NewYork-Presbyterian/Columbia & Cornell Cancer
As the nation’s largest not-for-profit, nonsectarian hospital, NewYork-Presbyterian provides state-of-the-art care at five major centers and is consistently ranked among the country’s best academic medical institutions by U.S. News & World Report.
The hospital’s academic affiliations with Weill Cornell Medical College and Columbia University College of Physicians and Surgeons are producing groundbreaking advances in oncology research and patient care.
Established in 2008, the Weill Cornell Cancer Center is a premier center for several oncology specialties, diagnosing and treating over 4000 new patients each year and, in many specialties, conducting more clinical trials than its regional peers. Cancer research at Columbia-Presbyterian Medical Center dates back to the 1911 creation of the Institute of Cancer Research. Armed with the findings of investigators deciphering cancer’s molecular biology, Herbert Irving Comprehensive Cancer Center scientists are intensely involved in the study of cancer epidemiology.
In September 2012 the new joint Cancer Center at Weill Cornell Medical College and NewYork-Presbyterian Hospital was established, bringing together basic, translational, and clinical researchers to operate within a vast, collaborative infrastructure. The new expansive Cancer Center will open its new headquarters in the soon-to-be-completed Belfer Research Building in 2014.
One standout among the prolific research of Columbia/Cornell scientists is their work related to nonchemotherapeutic agents in the fields of thoracic and hematologic oncology.
Tarceva and Xalkori: Changing the Thoracic Oncology Landscape
Balazs Halmos, MD, section chief of Thoracic Oncology at NewYork-Presbyterian Hospital/Columbia University Medical Center, has witnessed dramatic transformations in thoracic oncology from as recently as 5 years ago, when multiple toxic chemotherapy treatments produced only modest benefits. He describes the identification of major genetic mutations in adenocarcinoma as particularly exciting, and cites two FDA-approved nonchemotherapeutic oral agents as especially promising: the EGFR-4 inhibitor erlotinib (Tarceva), approved for treatment of advanced non–small cell lung cancer (NSCLC), and crizotinib (Xalkori), an ALK inhibitor approved for treatment of late-stage ALK-positive lung cancers, and also being investigated for use in other tumor types in which ALK plays an important role.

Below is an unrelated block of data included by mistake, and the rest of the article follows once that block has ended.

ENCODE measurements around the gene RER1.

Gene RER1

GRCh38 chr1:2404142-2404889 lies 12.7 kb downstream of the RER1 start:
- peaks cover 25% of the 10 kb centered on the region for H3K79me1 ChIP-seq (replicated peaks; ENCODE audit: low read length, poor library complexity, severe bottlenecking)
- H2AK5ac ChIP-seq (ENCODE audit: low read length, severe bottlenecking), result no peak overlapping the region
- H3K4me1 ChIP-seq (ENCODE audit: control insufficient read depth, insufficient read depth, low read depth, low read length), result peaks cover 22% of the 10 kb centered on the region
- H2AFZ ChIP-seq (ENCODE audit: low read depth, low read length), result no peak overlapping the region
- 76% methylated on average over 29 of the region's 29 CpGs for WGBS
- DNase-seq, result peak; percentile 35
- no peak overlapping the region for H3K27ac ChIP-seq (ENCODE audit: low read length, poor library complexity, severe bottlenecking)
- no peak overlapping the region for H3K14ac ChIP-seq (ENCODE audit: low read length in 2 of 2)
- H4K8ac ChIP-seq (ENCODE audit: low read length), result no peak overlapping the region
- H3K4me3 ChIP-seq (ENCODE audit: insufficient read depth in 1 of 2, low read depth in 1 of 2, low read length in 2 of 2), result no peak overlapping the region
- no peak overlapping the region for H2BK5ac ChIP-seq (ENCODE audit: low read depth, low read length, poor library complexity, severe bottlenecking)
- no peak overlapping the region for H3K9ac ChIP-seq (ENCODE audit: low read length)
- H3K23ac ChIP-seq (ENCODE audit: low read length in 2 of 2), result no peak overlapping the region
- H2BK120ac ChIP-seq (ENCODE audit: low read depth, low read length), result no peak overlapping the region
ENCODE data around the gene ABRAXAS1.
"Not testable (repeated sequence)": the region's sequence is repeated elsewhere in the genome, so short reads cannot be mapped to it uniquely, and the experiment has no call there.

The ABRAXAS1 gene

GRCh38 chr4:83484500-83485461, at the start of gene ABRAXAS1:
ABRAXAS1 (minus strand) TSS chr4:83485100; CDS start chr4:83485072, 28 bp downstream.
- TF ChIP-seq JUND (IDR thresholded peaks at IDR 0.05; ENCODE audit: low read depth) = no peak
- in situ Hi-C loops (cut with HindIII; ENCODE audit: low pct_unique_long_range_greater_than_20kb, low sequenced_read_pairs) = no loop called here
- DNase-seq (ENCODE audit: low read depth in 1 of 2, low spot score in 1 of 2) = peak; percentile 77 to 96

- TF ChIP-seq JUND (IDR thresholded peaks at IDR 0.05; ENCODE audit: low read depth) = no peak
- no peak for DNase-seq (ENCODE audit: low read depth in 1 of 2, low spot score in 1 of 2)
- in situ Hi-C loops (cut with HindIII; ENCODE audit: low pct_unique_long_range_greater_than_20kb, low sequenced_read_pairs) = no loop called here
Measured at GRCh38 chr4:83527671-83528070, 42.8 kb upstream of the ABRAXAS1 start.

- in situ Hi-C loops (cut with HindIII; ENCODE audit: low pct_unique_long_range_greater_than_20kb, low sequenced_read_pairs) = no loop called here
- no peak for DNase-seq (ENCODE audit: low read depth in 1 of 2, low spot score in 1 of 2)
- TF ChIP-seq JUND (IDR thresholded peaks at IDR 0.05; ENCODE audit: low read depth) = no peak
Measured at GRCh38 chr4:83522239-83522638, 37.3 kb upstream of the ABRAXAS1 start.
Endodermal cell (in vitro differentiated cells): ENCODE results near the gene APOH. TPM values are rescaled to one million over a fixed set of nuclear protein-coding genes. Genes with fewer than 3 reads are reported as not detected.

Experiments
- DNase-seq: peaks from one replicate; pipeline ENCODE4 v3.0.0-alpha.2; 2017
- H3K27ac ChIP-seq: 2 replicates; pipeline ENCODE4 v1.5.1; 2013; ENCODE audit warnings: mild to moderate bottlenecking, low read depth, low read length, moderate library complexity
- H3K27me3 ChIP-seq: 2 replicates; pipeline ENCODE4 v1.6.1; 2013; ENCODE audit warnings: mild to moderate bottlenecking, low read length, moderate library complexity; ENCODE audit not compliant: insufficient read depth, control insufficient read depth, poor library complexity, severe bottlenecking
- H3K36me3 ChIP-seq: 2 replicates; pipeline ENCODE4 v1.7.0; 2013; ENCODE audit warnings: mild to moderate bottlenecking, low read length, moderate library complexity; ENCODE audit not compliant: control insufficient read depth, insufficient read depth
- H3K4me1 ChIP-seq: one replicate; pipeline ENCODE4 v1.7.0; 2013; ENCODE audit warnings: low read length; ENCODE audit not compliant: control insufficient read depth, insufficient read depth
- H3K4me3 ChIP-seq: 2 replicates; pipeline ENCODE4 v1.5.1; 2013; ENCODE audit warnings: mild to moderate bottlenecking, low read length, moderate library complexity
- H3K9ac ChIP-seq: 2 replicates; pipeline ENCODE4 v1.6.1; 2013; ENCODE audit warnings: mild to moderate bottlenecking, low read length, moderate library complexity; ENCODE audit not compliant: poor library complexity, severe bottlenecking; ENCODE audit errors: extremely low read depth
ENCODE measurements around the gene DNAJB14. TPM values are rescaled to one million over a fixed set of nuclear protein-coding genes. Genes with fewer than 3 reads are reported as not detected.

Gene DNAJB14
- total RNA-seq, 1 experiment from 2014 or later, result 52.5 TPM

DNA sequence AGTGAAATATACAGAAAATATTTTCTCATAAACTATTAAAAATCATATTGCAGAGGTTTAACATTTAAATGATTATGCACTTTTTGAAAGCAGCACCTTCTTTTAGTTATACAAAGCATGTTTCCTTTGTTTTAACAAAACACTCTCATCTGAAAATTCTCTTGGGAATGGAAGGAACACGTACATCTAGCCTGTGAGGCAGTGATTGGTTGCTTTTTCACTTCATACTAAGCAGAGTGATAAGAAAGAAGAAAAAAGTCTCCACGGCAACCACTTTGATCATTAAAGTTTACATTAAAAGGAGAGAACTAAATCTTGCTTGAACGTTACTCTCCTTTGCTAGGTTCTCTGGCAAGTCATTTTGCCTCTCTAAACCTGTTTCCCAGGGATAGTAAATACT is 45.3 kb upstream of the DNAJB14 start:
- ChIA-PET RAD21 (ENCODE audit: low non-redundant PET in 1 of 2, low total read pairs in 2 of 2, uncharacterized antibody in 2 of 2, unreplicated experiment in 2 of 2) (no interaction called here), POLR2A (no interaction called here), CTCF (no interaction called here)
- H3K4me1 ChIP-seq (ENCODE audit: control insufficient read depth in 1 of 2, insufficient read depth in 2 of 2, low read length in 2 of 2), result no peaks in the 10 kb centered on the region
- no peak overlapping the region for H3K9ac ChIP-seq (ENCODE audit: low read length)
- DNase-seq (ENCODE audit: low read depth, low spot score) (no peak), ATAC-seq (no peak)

Balazs Halmos, MD
“Many patients whose tumors harbor one of these abnormalities are reaping the benefits of our enhanced understanding of the molecular underpinnings of lung cancer, with oral targeted agents that, compared to chemotherapy, are less toxic and significantly more efficacious,” said Halmos. “This is producing frequently quite lasting major remissions in roughly two-thirds of patients. Our hope is to cure larger numbers of patients by introducing such agents earlier in the course of the disease.”
Every adenocarcinoma patient at Columbia is now tested for these and other mutations. Those testing positive can be treated with an approved agent or enrolled in clinical trials, with patient samples used as laboratory models for the next wave of drug development. Halmos uses ALK to illustrate the importance of such screening. “While only 5% of patients with NSCLC have the ALK mutation targeted by Xalkori, the disease is so common that this percentage represents approximately 9000 individuals annually.” With mutations in other key genes being rapidly identified, it is hoped that even more patients will benefit.
Halmos and colleagues were among those who made key observations on these and other genetic abnormalities; in particular, through research on the mechanisms of the acquired resistance to EGFR and ALK inhibitors. The team also participates in multiple trials of such targeted agents, including the key studies that led to Xalkori’s approval.